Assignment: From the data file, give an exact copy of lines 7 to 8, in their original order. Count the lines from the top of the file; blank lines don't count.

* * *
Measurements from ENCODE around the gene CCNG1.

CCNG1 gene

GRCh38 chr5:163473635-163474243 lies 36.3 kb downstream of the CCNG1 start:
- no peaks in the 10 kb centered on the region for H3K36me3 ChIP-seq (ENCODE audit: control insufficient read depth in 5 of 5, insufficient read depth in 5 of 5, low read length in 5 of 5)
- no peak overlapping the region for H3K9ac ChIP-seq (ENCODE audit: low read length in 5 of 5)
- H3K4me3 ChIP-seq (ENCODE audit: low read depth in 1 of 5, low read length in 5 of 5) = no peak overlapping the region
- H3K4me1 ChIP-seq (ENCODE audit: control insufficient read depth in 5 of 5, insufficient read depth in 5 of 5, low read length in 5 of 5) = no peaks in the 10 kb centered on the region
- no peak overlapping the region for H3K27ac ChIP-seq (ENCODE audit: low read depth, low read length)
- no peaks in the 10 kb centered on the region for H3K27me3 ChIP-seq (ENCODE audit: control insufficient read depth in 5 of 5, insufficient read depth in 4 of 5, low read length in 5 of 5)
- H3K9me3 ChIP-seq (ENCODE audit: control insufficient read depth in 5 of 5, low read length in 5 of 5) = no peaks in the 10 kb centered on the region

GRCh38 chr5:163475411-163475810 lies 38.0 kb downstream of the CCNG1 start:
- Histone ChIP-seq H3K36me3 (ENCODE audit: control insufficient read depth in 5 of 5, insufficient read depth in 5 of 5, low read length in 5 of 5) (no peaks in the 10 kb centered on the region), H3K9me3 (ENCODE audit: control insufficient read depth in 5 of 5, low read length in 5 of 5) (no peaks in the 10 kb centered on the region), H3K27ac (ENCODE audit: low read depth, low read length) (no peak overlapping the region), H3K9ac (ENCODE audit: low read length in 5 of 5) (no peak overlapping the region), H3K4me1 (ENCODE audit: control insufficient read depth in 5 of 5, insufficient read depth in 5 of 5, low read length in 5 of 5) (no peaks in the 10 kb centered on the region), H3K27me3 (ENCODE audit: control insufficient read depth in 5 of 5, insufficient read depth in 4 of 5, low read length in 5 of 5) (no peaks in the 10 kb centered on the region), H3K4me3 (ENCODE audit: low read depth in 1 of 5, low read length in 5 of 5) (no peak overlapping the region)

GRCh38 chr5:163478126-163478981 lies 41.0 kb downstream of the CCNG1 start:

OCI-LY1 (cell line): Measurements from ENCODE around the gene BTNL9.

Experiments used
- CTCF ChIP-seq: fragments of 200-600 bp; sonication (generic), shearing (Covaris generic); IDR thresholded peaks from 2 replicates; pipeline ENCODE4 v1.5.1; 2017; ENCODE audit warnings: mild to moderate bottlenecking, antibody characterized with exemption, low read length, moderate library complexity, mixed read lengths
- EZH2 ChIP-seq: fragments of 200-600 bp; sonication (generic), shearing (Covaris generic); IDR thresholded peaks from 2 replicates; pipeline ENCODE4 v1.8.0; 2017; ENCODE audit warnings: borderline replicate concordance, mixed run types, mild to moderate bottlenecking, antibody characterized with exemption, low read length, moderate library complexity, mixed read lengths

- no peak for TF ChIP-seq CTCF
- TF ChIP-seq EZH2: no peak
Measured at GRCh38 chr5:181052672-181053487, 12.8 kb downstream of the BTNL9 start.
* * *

- H3K4me1 ChIP-seq (ENCODE audit: control insufficient read depth in 5 of 5, insufficient read depth in 5 of 5, low read length in 5 of 5) = no peaks in the 10 kb centered on the region
- no peak overlapping the region for H3K27ac ChIP-seq (ENCODE audit: low read depth, low read length)